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Q+ not isomorphic to Q

  1. Oct 10, 2011 #1
    I'm taking a first course in algebra, and in my textbook, there is the following problem:

    a) Show that, for every natural # n, there is a subgroup A of Q+ such that |Q+/H| = n.

    b) Suppose that B is a proper subgroup of Q. Show that |Q / B| = ∞.

    c) Conclude that Q+ ≠ Q.

    I did parts a and b just fine, but I'm not sure if I see how to (properly) conclude from them that Q+ ≠ Q.

    I'm thinking that if there is to be a bijection from Q+ → Q, then there should be a bijection from Q+ / A → Q / B, but that's not possible since Q+ / A and Q / B should at least have the same order.

    So basically if P : Q+ → Q is a bijection, the following are also bijections:
    For g in Q+, h in Q,
    R taking g to gA
    S taking h to hB

    So the composition S o P o R-1 should be a bijection from Q+ / A → Q / B, which is (I think) a contradiction, so there should be no such P.

    Am I doing this properly or am I missing something more obvious?
     
  2. jcsd
  3. Oct 10, 2011 #2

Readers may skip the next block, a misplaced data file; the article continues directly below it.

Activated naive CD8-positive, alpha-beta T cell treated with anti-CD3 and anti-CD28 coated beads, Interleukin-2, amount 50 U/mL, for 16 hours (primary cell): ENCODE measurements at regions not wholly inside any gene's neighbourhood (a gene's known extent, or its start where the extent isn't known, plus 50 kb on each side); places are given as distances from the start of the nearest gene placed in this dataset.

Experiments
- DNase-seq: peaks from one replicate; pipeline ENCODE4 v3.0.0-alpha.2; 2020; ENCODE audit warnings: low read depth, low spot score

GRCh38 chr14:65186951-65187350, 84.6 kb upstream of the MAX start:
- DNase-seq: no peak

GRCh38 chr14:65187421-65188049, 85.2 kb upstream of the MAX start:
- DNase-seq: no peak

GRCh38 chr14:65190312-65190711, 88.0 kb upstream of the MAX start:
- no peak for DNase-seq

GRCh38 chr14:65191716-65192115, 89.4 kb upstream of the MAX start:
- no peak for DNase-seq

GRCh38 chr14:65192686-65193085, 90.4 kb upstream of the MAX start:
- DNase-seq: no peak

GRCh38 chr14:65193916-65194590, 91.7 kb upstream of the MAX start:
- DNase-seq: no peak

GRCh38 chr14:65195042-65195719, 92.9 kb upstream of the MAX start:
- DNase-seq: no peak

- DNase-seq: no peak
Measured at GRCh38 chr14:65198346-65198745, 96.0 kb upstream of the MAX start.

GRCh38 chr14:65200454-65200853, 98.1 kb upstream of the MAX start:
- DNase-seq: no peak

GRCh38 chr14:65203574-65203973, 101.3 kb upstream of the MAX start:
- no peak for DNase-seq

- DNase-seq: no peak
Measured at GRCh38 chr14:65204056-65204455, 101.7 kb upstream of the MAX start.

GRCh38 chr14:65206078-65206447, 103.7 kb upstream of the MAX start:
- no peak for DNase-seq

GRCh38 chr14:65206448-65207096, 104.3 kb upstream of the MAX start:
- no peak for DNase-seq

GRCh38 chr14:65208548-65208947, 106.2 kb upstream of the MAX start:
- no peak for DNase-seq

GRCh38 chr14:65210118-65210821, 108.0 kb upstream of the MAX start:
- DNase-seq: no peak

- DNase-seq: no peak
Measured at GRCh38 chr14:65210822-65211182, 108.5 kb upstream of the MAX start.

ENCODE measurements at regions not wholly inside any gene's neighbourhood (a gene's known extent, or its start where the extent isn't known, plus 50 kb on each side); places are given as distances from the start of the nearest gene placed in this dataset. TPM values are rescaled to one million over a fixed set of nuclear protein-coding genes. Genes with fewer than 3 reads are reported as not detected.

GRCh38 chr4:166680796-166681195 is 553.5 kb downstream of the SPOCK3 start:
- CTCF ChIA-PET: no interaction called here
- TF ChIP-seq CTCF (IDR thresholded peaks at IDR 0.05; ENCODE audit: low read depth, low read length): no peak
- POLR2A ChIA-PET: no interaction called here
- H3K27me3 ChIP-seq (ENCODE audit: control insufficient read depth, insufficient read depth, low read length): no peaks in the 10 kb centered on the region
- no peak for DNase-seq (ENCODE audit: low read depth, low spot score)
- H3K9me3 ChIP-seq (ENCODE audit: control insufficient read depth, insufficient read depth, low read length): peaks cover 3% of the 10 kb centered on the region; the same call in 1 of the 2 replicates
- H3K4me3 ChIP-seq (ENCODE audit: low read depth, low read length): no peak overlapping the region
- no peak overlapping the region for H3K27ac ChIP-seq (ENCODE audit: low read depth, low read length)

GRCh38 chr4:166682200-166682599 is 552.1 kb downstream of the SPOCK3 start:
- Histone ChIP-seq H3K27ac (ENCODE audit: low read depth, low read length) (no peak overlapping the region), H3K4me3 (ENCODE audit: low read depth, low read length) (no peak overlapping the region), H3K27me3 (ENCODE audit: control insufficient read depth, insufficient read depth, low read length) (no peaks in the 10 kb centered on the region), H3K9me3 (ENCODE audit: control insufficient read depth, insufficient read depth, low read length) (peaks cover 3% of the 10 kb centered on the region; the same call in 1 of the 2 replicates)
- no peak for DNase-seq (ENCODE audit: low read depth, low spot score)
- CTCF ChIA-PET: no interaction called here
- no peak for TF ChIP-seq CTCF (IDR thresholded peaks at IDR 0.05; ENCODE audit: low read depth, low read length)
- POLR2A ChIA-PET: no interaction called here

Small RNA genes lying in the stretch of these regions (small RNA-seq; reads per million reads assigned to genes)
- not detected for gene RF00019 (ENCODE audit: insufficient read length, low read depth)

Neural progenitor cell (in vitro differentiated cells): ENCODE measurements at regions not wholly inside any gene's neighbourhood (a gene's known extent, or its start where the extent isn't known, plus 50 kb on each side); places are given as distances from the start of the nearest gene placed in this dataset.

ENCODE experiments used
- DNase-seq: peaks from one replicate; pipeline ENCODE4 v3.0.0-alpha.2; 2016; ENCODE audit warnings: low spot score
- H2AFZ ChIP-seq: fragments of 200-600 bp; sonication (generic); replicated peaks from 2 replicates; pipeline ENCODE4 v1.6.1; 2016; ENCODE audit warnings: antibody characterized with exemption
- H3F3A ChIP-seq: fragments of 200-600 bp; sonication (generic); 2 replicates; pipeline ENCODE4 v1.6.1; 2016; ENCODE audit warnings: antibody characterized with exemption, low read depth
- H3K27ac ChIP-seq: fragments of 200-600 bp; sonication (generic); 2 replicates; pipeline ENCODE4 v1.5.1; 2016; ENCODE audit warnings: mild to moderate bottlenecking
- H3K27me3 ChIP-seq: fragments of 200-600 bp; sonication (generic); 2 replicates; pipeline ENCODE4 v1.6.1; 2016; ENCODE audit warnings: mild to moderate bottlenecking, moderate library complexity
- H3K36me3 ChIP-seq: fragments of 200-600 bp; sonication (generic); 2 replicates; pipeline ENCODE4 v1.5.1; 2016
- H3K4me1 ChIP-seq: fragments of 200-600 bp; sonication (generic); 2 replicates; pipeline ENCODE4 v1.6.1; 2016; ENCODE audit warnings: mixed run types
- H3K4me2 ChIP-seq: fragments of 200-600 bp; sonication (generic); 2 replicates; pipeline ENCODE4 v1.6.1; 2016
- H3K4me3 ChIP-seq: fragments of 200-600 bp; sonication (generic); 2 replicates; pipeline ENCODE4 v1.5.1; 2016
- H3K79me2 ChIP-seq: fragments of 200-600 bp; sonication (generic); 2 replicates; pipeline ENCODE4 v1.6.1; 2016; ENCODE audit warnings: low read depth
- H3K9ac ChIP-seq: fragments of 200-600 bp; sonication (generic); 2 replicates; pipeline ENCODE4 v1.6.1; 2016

micromass

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    Let [itex]f:\mathbb{Q}^+\rightarrow \mathbb{Q}[/itex] be an isomorphism. What can you say about f(A)? (where A is the subgroup with [itex]|\mathbb{Q}^+/A|=3[/itex] or another number).
     
  4. Oct 10, 2011 #3
    I cannot think of anything helpful. f(A) will be a subgroup of Q? I feel like we should have | Q / f(A) | = n but I don't know how to show this.
     
  5. Oct 10, 2011 #4

    micromass

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    Show that

    [tex]\mathbb{Q}^+/A \rightarrow \mathbb{Q}/f(A): x+A\rightarrow f(x)+f(A)[/tex]

    is a bijection. So show

    1) it is well-defined
    2) it is injective
    3) it is surjective
     
  6. Oct 10, 2011 #5
    Thank you very much for your help :)
     
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